How important is the idea of collaboration to you both? Is it an essential part of how you understand art and creativity?

Ivan: The key thing in our work relationship was based on a few simple things: no ego (very important, especially for me as I was coming out of a massive ego bullshit storm), doing everything together (that's one way of doing things), no rushing and a lot of laughter in the studio. I like working with people, it's a nice thing. I get a lot from it. It's also easier for discipline and counterbalances the loneliness of DJing.

Tim: I suppose our collaboration came as a necessity for me. I was starting to lose faith. Being so isolated in the studio really started to be painful, I lacked the support of a friend so it was great to start working with Ivan. Very quickly we had a set of rules that IAFL music was going to follow and it's barely changed since the beginning. It's amazing to work as a duo, creativity flows a lot more easily as we work in relay. One person doesn't have to come up with all the ideas.

To me, the album's got an incredible sleazy feel to it. Is that an atmosphere you were trying to conjure?

Ivan: Well, if it is, it was not a conscious decision. I like the word though. Sleaze is a very subjective thing, for some it will mean a distorted 909 kick drum which, for us, is the peak of conformity. It's a bit like the analog vs digital debate that polluted the internet during the making of this album. That's not relevant. You can make sleazy music with plug-ins, and a guitar is a machine that sounds pretty clean. What I mean is that we did not intend to make a dirty record. Actually the record sounds quite clean to me, more like 70s hifi, almost too hifi which we assume totally. It's the "gatefold spirit".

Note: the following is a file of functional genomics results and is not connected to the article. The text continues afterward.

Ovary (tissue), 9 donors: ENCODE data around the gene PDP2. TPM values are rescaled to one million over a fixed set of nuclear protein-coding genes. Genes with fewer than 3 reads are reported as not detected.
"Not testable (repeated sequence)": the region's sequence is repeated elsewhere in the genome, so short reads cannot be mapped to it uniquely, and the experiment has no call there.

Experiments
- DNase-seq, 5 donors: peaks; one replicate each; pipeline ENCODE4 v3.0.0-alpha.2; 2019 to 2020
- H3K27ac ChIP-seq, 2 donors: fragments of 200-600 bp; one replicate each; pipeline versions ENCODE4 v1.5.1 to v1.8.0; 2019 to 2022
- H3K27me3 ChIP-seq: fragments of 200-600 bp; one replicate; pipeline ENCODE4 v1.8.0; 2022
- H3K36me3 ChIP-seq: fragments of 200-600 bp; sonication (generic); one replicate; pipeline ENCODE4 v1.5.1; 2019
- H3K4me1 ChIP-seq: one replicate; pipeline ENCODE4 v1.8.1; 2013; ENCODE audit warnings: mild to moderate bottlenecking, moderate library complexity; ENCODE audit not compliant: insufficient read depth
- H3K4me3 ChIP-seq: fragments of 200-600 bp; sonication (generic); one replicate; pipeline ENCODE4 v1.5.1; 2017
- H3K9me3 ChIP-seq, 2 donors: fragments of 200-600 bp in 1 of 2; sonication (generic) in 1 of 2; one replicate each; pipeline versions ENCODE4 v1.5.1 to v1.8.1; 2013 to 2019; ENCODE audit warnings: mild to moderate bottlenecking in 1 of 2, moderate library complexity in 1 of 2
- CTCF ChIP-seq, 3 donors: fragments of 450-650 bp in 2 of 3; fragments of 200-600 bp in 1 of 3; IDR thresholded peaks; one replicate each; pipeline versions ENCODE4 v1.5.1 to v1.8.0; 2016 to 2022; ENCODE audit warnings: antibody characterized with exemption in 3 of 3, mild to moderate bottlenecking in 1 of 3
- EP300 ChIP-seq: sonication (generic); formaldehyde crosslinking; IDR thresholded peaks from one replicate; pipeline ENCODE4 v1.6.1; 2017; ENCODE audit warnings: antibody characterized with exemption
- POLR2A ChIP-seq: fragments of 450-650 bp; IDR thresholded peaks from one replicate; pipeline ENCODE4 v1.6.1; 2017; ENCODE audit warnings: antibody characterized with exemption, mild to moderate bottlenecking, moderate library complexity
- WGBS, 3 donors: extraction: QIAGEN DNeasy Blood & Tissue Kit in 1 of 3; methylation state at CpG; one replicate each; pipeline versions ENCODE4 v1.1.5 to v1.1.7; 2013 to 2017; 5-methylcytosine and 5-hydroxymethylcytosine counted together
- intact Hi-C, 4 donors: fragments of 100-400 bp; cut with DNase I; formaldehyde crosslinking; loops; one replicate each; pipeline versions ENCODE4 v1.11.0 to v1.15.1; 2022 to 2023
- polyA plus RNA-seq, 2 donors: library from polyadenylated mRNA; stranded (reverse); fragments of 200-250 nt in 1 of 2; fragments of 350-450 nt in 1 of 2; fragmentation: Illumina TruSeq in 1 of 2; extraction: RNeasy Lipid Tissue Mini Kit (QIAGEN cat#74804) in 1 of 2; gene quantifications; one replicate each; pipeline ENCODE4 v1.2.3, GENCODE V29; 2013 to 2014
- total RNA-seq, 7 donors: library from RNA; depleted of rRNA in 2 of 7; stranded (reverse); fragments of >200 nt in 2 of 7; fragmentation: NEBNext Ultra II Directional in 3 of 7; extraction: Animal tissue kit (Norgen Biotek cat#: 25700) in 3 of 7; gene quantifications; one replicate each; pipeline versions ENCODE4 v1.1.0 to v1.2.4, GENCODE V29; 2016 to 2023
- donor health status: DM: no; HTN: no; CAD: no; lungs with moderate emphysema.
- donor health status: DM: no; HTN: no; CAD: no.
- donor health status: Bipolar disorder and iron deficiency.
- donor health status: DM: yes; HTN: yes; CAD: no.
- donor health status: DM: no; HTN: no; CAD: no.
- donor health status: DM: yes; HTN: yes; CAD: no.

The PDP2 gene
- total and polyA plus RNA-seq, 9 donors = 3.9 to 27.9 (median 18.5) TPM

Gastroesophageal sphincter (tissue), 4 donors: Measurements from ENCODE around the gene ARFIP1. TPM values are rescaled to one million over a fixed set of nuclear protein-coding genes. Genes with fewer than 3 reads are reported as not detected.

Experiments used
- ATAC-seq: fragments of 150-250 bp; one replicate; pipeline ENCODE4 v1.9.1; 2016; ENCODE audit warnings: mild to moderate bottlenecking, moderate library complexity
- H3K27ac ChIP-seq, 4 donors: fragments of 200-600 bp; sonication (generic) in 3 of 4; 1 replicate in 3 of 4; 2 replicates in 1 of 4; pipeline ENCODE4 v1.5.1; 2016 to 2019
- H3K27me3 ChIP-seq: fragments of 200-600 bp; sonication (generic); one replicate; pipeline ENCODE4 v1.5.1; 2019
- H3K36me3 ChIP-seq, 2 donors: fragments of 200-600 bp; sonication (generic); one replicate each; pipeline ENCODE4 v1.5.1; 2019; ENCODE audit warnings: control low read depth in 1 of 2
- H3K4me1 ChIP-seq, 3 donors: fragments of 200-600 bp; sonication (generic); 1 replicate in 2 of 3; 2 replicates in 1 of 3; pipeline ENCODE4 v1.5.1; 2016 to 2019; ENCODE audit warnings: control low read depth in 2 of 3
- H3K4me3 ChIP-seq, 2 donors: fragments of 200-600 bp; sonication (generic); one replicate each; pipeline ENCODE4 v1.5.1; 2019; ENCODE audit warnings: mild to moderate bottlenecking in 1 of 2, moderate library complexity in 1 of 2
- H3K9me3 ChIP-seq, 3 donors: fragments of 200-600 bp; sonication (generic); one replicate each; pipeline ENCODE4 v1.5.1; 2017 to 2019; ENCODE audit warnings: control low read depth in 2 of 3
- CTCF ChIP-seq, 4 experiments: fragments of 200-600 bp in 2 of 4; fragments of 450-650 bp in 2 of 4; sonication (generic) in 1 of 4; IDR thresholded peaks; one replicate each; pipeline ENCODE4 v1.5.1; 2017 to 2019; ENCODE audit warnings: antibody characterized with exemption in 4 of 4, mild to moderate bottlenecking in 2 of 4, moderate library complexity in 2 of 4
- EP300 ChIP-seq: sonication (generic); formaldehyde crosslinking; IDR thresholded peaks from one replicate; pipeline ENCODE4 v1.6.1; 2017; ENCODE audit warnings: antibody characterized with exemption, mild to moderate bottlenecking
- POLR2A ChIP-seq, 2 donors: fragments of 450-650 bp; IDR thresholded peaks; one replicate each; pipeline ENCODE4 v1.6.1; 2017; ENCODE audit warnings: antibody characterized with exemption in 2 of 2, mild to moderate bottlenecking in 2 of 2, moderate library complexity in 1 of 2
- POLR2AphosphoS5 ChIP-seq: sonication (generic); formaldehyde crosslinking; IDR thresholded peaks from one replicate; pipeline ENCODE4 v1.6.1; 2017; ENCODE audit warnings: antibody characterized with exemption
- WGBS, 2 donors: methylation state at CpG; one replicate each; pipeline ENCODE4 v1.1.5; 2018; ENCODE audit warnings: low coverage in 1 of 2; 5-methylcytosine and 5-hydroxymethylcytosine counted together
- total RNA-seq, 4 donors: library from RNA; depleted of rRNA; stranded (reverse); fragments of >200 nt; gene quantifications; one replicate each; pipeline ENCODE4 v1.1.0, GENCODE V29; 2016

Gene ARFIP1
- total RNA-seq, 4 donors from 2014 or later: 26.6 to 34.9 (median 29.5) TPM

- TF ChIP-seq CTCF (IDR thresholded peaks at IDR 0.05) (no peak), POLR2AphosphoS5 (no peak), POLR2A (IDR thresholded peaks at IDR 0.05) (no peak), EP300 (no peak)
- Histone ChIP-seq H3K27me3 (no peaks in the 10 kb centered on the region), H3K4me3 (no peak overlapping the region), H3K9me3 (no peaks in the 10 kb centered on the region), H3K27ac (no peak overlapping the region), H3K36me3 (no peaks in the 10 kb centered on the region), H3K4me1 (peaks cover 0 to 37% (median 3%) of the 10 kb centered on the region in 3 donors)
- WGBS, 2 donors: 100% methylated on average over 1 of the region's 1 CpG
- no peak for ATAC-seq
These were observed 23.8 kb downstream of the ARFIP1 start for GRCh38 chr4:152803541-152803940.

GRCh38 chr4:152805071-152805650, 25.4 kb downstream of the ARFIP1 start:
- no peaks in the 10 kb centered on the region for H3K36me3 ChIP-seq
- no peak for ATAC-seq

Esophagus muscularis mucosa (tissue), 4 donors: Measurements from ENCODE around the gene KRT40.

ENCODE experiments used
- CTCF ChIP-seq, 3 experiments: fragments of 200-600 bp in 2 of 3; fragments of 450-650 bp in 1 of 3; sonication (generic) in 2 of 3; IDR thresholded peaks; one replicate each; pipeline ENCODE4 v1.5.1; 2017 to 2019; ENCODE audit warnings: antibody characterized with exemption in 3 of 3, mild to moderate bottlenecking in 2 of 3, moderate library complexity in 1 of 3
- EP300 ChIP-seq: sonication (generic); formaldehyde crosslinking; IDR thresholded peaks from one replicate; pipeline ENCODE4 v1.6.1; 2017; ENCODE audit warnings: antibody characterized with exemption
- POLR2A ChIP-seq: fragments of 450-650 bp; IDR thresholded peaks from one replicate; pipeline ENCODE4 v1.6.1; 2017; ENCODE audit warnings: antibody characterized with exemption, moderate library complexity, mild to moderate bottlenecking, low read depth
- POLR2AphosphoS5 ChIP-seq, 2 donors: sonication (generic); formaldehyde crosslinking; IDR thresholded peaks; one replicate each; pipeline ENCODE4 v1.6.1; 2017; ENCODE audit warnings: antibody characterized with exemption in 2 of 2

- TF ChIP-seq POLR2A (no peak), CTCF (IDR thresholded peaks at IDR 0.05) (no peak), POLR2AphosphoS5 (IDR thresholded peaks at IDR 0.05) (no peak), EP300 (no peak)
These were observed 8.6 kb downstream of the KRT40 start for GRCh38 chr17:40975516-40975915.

Tim: The only rule we set ourselves was not to set rules, not to force ourselves to do a functional dance music record. Don't get us wrong, we love these as well (the functional thing) but it was all no rules. So everything we love feeds in there. I think it can be quite disconcerting for people and may sound like we're jumping ships at every track but life is too short for one kind of music. I don't know maybe the next one will be very monolithic and will only take 6 months to make.


What do you see the role of the DJ being? Are you entertainers? Educators?

Ivan: I'm just a guy who plays records. Sorry but DJing is so simple that it does not deserve dissertations. Let's say that it's a compromise between what you want to play and the feedback you get from the people. I'd leave it at that. Even if i play a weird record, my point would not be to educate, more to induce confusion. Same with the entertainment: it's easier to get "raised arms in the air" than locking them in where you want to.

Tim: At the moment I really miss the DJ as it used be, someone who plays all night long in a club, every sort of music, the "Larry Levan" type to use a cliché. I'm totally bored with that festival thing where people play 45min of their most 'entertaining' music to get people screaming. A DJ should certainly not be an educator but the idea is to offer you the possibility to discover some new music, we do the digging for you

It's a Fine Line is out on Kill the DJ on 26 August 2016.